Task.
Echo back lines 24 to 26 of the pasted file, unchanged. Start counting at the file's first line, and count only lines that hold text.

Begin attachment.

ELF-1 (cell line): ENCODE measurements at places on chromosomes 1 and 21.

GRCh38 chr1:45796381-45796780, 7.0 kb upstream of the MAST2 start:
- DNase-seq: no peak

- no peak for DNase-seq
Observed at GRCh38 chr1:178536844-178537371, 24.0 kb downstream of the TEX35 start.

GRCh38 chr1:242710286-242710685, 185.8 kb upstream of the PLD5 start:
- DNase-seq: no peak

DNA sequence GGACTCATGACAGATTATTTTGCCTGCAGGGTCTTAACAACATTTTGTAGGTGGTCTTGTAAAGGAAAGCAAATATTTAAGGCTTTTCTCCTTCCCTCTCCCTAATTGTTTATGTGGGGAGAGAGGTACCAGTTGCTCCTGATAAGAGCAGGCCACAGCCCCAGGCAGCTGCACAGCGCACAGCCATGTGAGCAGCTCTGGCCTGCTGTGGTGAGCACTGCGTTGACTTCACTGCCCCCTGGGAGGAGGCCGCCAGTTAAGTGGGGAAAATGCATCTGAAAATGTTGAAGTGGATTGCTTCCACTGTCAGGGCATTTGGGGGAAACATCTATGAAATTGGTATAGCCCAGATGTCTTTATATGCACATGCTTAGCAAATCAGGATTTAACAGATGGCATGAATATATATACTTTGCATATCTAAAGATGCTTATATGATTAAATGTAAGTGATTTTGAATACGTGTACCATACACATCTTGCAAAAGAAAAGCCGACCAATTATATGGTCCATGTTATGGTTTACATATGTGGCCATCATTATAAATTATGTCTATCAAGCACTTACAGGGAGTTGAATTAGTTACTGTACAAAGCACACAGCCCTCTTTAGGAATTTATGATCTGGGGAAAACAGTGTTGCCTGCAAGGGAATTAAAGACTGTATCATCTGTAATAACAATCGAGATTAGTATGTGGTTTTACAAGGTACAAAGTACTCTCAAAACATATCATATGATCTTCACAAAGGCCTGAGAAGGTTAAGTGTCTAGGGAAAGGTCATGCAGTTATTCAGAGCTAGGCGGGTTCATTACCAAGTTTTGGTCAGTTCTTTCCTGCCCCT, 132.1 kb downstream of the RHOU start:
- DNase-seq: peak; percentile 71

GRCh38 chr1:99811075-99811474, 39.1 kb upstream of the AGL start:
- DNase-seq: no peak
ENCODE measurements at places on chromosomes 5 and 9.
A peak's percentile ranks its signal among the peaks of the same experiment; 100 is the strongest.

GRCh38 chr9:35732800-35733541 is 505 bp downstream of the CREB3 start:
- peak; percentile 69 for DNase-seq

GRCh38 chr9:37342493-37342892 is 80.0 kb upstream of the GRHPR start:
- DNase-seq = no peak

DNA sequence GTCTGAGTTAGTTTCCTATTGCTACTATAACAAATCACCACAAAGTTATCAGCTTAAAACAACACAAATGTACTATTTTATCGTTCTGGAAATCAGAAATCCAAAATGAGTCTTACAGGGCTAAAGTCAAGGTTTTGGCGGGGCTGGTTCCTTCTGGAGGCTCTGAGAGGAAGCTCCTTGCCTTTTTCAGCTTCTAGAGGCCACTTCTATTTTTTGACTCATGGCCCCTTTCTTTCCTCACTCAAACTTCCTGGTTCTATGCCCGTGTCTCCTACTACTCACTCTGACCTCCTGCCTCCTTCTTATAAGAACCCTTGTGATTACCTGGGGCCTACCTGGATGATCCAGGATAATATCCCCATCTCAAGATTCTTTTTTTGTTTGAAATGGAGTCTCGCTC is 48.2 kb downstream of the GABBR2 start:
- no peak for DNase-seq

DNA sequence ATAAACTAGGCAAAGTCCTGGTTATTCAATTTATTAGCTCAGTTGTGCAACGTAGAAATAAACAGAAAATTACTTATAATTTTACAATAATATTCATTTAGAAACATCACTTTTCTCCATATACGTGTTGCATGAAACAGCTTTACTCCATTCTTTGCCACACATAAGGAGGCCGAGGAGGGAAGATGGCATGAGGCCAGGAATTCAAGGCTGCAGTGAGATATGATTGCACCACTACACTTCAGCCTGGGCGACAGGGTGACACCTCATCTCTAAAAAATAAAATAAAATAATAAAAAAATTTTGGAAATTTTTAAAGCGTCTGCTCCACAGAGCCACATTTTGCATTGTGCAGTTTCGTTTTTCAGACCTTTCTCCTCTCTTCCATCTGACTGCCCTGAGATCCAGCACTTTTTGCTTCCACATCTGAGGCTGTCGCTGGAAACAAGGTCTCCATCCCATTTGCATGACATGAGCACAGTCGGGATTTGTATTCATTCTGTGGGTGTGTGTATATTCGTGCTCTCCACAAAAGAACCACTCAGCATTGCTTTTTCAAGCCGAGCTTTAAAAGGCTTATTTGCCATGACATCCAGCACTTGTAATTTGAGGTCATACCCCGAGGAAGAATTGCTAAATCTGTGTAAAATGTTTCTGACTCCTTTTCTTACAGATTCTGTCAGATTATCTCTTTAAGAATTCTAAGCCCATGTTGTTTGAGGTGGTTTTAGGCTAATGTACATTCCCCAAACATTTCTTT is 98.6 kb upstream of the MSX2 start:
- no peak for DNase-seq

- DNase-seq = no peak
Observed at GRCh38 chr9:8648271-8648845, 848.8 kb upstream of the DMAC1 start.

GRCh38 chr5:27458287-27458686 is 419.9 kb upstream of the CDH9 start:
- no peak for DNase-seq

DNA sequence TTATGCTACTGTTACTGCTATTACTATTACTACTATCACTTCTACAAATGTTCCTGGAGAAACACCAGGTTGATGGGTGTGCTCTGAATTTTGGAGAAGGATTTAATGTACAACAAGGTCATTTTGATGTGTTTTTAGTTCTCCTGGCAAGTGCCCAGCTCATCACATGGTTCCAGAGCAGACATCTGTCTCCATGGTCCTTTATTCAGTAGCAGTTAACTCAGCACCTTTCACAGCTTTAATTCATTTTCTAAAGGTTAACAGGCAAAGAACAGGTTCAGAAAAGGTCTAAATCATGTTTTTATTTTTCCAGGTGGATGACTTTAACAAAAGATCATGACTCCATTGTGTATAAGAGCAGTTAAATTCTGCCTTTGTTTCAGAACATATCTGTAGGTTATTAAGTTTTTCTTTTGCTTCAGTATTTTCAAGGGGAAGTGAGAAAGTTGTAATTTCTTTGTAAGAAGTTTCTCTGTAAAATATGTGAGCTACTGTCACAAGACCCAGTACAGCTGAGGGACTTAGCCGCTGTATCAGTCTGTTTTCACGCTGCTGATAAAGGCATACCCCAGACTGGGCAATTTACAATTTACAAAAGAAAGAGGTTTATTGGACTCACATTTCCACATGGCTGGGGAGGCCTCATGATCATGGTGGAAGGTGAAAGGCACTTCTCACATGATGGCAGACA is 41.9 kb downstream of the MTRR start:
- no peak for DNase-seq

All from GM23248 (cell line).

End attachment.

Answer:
GRCh38 chr5:27458287-27458686 is 419.9 kb upstream of the CDH9 start:
- no peak for DNase-seq

DNA sequence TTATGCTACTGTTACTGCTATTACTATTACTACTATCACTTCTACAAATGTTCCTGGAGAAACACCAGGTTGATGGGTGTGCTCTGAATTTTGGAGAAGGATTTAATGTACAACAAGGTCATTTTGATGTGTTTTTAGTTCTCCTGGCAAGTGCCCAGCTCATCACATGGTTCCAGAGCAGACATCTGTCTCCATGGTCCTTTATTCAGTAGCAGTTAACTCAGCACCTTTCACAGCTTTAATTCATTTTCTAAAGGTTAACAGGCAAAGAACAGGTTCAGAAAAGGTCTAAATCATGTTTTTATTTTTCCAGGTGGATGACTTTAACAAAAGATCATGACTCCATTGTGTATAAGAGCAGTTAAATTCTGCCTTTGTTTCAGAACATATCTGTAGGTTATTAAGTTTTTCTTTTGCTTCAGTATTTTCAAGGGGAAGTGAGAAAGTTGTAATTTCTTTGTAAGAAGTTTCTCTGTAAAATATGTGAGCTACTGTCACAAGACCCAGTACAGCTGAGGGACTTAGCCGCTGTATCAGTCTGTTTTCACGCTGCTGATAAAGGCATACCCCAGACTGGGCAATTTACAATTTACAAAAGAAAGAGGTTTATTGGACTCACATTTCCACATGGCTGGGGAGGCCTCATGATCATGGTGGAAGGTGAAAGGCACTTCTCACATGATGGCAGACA is 41.9 kb downstream of the MTRR start: